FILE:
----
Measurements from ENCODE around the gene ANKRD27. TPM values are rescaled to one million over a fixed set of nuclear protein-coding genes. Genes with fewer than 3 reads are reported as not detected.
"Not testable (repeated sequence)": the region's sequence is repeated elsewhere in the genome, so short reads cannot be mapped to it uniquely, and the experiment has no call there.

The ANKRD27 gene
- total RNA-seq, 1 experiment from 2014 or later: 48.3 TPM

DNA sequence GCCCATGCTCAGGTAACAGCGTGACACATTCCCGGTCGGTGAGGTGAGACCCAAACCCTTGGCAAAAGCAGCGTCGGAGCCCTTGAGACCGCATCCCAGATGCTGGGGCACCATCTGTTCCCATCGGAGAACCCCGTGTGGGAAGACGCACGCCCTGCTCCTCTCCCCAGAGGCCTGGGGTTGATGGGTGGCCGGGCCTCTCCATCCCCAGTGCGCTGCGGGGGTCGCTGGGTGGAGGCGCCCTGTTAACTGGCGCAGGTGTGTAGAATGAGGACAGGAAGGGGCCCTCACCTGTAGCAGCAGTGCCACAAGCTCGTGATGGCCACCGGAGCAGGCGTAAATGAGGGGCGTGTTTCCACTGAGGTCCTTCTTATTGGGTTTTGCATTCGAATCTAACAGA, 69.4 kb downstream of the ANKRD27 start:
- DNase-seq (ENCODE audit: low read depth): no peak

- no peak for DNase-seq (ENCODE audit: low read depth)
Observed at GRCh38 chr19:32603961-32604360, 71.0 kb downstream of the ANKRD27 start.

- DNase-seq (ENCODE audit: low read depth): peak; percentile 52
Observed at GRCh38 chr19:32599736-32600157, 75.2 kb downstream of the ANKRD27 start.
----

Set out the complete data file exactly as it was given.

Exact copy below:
Measurements from ENCODE around the gene ANKRD27. TPM values are rescaled to one million over a fixed set of nuclear protein-coding genes. Genes with fewer than 3 reads are reported as not detected.
"Not testable (repeated sequence)": the region's sequence is repeated elsewhere in the genome, so short reads cannot be mapped to it uniquely, and the experiment has no call there.

The ANKRD27 gene
- total RNA-seq, 1 experiment from 2014 or later: 48.3 TPM

DNA sequence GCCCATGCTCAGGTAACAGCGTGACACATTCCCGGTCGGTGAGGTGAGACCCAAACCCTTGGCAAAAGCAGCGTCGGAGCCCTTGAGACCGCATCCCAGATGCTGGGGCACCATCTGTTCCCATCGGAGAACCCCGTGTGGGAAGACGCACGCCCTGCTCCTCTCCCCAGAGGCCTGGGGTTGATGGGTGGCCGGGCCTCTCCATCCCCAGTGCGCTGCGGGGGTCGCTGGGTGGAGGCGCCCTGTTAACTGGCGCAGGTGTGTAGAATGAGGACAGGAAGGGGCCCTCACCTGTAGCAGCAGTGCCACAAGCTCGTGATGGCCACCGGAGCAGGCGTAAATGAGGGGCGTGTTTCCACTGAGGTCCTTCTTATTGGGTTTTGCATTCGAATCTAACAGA, 69.4 kb downstream of the ANKRD27 start:
- DNase-seq (ENCODE audit: low read depth): no peak

- no peak for DNase-seq (ENCODE audit: low read depth)
Observed at GRCh38 chr19:32603961-32604360, 71.0 kb downstream of the ANKRD27 start.

- DNase-seq (ENCODE audit: low read depth): peak; percentile 52
Observed at GRCh38 chr19:32599736-32600157, 75.2 kb downstream of the ANKRD27 start.